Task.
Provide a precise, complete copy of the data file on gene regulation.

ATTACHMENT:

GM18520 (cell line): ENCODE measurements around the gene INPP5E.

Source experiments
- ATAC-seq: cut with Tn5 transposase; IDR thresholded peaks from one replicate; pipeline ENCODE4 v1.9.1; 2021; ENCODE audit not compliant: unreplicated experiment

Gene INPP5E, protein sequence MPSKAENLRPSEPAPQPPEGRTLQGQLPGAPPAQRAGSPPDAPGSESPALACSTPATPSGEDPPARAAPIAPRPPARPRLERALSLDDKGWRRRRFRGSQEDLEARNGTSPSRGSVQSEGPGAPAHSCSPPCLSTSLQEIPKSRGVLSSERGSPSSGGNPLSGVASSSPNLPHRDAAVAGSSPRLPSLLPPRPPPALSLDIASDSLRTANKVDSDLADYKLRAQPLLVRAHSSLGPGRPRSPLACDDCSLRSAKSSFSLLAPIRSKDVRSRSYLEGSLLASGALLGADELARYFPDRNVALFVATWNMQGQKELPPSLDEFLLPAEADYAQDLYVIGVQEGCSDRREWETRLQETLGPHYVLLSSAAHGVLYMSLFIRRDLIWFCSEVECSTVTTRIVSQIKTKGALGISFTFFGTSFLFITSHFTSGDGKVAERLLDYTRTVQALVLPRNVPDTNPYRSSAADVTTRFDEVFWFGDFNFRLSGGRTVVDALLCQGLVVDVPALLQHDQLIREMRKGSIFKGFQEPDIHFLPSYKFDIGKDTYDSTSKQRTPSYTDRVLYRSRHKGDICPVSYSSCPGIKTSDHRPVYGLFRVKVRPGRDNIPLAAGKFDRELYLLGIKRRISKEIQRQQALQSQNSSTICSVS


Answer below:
GM18520 (cell line): ENCODE measurements around the gene INPP5E.

Source experiments
- ATAC-seq: cut with Tn5 transposase; IDR thresholded peaks from one replicate; pipeline ENCODE4 v1.9.1; 2021; ENCODE audit not compliant: unreplicated experiment

Gene INPP5E, protein sequence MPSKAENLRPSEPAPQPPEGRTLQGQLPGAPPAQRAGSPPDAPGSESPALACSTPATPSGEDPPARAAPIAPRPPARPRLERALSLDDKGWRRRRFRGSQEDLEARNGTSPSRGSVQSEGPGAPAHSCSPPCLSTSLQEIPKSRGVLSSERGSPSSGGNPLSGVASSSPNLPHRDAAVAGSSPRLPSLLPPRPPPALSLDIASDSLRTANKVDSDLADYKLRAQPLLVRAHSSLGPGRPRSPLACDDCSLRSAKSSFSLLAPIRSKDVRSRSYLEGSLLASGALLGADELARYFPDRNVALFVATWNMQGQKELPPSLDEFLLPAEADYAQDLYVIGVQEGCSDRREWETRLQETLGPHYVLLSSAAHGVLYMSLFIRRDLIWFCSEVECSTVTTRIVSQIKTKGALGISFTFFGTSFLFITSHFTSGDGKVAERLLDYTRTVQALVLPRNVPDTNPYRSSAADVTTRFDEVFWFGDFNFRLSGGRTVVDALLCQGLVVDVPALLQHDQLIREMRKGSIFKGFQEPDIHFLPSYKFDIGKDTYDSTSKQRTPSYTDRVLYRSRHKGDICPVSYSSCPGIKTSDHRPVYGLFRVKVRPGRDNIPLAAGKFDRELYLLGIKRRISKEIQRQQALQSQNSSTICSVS